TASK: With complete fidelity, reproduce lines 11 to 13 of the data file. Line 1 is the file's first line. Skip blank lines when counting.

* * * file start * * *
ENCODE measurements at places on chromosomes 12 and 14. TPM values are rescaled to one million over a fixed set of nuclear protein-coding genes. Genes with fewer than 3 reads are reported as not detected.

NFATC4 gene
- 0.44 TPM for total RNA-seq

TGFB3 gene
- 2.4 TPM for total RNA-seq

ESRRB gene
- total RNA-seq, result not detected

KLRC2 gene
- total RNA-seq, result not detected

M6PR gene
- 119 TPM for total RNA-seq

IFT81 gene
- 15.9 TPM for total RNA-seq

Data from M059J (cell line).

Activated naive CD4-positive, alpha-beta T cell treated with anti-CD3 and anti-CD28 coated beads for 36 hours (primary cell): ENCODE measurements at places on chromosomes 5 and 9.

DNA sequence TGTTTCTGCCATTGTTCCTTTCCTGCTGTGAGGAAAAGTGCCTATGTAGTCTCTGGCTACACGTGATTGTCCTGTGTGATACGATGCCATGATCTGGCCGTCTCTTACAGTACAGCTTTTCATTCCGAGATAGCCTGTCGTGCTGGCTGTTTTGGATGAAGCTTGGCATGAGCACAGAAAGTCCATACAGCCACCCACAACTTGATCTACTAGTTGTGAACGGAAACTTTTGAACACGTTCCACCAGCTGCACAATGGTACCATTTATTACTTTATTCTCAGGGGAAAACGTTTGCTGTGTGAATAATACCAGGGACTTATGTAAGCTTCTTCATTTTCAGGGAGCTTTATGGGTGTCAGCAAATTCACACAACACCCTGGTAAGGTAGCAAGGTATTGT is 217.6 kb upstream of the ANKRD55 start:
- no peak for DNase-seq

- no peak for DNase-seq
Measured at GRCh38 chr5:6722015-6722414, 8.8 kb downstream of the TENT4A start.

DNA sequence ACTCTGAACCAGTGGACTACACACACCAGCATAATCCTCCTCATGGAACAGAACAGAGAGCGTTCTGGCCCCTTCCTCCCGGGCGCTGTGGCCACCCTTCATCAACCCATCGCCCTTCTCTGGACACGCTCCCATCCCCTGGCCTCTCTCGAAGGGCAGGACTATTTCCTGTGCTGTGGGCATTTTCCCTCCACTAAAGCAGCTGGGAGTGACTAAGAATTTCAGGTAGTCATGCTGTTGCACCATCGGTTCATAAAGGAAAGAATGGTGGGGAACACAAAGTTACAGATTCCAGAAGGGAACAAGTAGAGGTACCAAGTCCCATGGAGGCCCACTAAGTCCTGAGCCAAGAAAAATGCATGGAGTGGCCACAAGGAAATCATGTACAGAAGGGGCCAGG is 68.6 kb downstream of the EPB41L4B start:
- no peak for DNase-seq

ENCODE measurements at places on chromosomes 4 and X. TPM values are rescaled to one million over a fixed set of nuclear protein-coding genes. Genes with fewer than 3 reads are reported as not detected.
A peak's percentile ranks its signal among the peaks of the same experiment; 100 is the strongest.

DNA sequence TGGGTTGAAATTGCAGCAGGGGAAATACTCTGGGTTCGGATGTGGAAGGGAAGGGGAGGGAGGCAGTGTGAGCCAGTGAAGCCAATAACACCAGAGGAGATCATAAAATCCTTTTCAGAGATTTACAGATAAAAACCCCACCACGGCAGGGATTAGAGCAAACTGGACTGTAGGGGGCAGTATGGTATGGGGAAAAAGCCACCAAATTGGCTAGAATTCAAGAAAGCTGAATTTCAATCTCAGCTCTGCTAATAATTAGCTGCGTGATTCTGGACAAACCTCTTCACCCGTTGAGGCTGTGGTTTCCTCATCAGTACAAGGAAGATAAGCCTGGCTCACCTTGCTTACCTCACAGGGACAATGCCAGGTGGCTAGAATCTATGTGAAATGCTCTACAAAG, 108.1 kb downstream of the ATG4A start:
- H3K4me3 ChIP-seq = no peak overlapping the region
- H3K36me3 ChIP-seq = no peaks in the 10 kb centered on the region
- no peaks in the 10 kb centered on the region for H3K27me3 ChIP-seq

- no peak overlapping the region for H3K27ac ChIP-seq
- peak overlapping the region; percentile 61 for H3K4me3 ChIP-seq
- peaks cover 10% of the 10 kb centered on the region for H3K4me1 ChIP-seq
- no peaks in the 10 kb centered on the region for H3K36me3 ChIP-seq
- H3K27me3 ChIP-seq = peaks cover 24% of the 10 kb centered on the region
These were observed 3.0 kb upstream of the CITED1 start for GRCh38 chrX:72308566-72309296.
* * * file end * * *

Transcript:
- 119 TPM for total RNA-seq

IFT81 gene
- 15.9 TPM for total RNA-seq